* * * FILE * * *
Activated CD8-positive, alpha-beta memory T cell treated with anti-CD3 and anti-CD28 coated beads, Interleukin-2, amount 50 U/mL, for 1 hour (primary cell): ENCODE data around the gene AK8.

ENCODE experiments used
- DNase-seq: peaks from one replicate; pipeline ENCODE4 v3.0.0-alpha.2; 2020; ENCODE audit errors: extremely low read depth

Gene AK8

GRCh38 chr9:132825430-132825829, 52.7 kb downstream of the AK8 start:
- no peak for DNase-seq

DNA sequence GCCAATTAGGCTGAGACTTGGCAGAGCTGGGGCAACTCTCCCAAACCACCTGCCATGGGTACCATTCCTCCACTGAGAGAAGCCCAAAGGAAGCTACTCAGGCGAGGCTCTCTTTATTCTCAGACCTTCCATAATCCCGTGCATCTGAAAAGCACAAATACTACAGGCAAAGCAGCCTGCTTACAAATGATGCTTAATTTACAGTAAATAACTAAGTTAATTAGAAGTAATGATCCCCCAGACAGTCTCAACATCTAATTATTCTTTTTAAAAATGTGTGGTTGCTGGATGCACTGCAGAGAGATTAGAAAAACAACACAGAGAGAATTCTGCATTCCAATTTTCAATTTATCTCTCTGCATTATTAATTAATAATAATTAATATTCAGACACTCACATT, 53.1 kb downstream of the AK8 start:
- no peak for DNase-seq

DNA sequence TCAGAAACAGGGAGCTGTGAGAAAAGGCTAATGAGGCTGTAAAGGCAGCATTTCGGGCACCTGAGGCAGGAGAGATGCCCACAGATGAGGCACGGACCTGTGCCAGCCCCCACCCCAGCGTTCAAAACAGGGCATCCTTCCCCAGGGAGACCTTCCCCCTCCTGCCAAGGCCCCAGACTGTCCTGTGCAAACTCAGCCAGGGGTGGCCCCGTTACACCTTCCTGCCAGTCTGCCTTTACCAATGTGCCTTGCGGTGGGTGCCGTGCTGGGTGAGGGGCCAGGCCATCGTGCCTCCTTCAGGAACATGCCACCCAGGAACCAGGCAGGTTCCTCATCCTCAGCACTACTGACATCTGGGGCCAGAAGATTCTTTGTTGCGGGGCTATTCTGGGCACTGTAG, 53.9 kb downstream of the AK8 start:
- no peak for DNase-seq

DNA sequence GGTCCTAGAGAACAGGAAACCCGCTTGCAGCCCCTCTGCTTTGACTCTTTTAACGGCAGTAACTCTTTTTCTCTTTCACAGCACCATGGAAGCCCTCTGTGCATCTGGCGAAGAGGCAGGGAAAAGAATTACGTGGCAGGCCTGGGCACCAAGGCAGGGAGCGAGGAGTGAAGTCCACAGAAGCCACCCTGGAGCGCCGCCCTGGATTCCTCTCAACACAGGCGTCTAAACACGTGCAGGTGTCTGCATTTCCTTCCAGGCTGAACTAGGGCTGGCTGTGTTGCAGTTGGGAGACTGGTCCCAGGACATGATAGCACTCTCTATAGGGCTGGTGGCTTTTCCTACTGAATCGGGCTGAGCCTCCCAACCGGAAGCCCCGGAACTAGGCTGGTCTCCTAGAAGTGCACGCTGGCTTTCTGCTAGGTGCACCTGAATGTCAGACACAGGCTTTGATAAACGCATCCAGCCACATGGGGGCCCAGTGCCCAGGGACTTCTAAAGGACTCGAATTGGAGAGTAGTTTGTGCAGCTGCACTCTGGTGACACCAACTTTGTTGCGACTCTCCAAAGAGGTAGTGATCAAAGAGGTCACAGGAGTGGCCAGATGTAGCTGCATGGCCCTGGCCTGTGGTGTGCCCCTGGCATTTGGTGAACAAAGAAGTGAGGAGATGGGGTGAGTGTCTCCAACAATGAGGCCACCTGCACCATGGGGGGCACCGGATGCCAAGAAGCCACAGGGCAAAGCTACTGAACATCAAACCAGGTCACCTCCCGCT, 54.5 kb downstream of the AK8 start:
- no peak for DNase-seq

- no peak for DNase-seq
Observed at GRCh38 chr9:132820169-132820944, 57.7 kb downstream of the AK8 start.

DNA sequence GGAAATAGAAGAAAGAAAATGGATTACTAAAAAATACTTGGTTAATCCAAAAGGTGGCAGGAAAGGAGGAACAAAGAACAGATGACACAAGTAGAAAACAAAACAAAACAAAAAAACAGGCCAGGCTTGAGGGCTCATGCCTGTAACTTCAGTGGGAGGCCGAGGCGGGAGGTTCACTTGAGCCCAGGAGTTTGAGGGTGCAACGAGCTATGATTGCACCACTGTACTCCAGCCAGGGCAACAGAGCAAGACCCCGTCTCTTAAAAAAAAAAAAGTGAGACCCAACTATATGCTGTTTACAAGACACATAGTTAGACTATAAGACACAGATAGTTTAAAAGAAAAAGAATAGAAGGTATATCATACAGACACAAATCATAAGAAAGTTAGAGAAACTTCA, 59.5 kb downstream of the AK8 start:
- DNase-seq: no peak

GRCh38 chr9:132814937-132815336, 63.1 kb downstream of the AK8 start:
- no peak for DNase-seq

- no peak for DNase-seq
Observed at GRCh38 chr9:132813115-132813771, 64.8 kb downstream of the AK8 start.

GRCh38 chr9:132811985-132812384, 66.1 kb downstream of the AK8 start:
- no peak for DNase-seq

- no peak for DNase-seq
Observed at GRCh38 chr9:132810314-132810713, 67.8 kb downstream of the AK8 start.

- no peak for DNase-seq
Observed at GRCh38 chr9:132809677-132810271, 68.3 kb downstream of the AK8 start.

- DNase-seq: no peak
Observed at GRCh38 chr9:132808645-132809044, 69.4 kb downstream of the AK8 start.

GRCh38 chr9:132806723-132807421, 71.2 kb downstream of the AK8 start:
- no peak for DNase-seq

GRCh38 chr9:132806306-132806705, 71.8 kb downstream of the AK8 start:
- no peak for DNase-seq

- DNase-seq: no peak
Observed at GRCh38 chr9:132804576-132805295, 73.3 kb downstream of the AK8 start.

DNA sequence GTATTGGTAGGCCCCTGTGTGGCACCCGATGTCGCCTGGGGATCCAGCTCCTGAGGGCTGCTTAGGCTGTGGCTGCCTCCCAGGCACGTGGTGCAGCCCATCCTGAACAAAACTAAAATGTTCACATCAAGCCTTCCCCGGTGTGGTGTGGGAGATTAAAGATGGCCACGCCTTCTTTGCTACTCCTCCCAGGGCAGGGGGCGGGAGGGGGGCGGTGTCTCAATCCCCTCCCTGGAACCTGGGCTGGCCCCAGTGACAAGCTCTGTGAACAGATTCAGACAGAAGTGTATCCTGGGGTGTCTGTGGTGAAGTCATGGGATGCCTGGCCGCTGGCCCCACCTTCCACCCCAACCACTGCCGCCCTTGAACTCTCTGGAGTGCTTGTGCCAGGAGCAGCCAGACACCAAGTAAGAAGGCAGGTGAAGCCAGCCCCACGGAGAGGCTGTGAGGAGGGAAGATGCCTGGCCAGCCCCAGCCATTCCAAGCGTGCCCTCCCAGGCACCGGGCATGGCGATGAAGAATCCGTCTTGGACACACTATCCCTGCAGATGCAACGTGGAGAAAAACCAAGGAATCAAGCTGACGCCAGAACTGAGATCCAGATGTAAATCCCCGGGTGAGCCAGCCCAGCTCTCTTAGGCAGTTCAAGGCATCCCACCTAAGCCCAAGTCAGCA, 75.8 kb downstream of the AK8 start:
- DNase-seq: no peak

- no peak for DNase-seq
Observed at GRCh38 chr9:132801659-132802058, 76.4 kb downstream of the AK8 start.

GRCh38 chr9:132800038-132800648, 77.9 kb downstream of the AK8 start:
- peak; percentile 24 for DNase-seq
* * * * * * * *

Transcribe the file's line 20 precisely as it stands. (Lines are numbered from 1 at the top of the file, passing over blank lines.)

Observed at GRCh38 chr9:132813115-132813771, 64.8 kb downstream of the AK8 start.